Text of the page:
Warm Up with a German Sipping Chocolate in Dresden

I loved sipping this rich Schokoccino—dark chocolate and espresso—at Camondas chocolate shop. ©Laurel Kallenbach

I loved sipping this rich Schokoccino—dark chocolate and espresso—at Camondas chocolate shop. ©Laurel Kallenbach

In Dresden’s Old Town, if the temperatures chill, if a cold wind blows, or if rain sweeps down from the skies, it’s time to duck into the Camondas chocolate shop.

I was walking back to the Swissôtel Dresden am Schloss from the Frauenkirche (Church of Our Lady), and Camondas’ signs for drinking chocolates enticed me. I succumbed and stepped into a warmly-lit fantasyland of chocolate.

Camondas sells sweets from around the world. As I browsed through cigar-shaped chocolate from Cuba and espresso-filled chocolate from Italy, I removed my gloves. The Venezuelan dark chocolates prompted me to unwrap my scarf. At the Swiss display I took off my hat. By the time I discovered the section of Saxon chocolates—Dresden is the capital of Saxony—I had unzipped my coat and decided to stay awhile.

A display of mouthwatering truffles at Camondas ©Laurel Kallenbach

A display of mouthwatering truffles at Camondas ©Laurel Kallenbach

I turned my attention to the counter and decided to focus on which chocolate drink I should order—and there were many. Because I was struggling to read the German menu board, I asked a woman behind the counter what was in one of them. Her English was good, but to make things easier, she handed me the menu printed in English.

Even with descriptions I could understand, I still had trouble deciding between a Nougat Blast (hazelnut nougat with melted milk chocolate, whipped cream, and a sprinkle of chopped hazelnuts on top), the Chocolate Cream Liqueur (containing a shot of creamy chocolate liqueur made from brandy that matures for a year in oak casks), a dark-chocolate ice-cream shake, and the Schokoccino (an aromatic espresso and thick, creamy cocoa topped with chocolate chips.) They all sounded divine, but this last concoction won out.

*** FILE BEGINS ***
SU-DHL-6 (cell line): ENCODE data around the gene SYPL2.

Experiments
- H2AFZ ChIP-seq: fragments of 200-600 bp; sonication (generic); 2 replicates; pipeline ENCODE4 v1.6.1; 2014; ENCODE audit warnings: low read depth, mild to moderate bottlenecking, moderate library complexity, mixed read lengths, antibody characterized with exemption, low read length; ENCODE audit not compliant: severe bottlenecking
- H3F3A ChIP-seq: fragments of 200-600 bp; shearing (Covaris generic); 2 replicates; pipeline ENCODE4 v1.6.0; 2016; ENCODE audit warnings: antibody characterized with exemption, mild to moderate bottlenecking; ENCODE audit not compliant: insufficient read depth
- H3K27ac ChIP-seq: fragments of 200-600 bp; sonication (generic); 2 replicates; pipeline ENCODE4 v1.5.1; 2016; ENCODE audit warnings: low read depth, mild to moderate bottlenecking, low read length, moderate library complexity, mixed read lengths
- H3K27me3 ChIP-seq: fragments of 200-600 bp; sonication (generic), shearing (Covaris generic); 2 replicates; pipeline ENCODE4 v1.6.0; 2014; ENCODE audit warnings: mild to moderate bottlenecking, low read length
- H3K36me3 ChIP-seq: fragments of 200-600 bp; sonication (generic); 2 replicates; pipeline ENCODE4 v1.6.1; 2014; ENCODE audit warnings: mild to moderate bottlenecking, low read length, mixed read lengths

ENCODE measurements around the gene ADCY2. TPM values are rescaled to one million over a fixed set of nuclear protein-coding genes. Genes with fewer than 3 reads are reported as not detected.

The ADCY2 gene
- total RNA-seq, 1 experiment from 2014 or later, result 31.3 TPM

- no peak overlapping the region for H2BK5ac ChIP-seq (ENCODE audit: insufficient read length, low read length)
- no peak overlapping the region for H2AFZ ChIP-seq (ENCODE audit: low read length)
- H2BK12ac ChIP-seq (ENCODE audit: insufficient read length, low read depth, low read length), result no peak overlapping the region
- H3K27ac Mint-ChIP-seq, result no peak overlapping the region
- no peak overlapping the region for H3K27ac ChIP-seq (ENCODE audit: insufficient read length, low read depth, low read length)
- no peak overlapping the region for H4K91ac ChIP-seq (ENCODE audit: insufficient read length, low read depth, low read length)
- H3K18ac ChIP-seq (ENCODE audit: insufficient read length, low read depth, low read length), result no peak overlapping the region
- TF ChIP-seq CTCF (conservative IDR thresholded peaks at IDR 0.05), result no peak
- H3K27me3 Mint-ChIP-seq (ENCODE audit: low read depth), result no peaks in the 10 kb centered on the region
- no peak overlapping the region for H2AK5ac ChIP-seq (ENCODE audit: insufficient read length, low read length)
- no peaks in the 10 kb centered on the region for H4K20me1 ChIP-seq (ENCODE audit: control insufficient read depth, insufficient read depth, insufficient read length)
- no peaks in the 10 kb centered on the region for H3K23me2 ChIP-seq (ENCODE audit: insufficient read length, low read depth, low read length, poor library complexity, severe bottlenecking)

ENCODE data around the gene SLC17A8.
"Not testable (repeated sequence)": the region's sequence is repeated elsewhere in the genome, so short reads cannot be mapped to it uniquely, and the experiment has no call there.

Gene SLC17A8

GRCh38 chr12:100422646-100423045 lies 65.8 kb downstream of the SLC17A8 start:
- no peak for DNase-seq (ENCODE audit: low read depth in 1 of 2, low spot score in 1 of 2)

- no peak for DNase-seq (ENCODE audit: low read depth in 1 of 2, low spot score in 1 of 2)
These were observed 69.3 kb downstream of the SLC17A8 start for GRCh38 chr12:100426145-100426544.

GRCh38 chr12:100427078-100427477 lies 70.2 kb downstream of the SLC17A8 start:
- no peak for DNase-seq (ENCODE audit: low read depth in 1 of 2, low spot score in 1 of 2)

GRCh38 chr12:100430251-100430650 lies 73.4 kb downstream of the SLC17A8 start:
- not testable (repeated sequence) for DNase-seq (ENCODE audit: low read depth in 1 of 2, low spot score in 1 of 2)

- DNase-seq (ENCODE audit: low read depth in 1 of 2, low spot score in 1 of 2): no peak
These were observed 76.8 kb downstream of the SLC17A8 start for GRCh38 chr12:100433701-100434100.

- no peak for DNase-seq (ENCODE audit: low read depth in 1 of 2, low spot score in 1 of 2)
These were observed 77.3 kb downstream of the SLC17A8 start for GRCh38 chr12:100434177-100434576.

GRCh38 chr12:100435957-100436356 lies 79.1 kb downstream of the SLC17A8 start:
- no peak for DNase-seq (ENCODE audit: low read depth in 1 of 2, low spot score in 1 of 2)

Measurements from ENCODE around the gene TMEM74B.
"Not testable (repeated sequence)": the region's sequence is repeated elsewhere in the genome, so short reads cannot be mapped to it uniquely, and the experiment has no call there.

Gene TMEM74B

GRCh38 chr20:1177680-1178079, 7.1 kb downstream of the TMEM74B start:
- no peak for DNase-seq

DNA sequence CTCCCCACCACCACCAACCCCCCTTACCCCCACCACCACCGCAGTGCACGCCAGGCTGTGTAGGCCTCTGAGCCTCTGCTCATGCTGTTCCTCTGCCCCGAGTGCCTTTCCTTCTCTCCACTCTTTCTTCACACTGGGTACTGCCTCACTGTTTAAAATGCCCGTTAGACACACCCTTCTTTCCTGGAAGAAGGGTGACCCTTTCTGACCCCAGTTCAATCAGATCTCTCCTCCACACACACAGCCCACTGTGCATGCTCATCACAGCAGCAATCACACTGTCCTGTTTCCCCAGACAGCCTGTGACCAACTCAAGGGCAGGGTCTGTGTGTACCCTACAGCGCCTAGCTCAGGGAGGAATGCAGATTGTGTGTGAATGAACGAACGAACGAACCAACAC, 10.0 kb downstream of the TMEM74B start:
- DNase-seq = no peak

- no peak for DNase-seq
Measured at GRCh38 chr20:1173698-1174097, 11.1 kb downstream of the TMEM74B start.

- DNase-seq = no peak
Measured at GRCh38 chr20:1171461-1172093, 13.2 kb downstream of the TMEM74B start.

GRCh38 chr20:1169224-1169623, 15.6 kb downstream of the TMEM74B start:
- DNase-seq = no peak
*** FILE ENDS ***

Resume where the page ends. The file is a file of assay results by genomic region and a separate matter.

Yet there was another decision to make: Would I like to add spice on top? The choice of spices was eclectic: rosemary, curry, ginger, cinnamon, chili, nutmeg. I went with cardamom, paid my 4.75 €, and claimed a seat at one of café tables lit by a candle.

Commemorative chocolates in honor of Dresden's reconstructed Frauenkirche. ©Laurel Kallenbach

Commemorative chocolates in honor of Dresden’s reconstructed Frauenkirche. ©Laurel Kallenbach

Before my drink arrived, I occupied my time admiring more chocolates: There were local chocolates in wooden boxes stamped with an illustration of the Frauenkirche. There were truffles, organic sweets, and chocolates filled with matcha green tea.

Soon the chocolate lady arrived with my glass cup of aromatic chocolate. She told me it was lightly sweetened but that I could add the natural sugar on my table to suit my taste buds. Then I was alone with my Schokoccino.

The cup lay sensually before me. I sniffed a dizzying mix of sweet cardamom and rich, loamy cacao. Its consistency was like warm lava, and I didn’t want to disturb the natural swirl of the darkest-of-dark chocolate too soon.

A display of chocolate made in Saxony ©Laurel Kallenbach

A display of chocolate made in Saxony ©Laurel Kallenbach

While soft jazz played in the background, I beheld the luscious cup. Eventually I was ready and took my first sip. I was rewarded with a flavor so deep I could practically sink into it.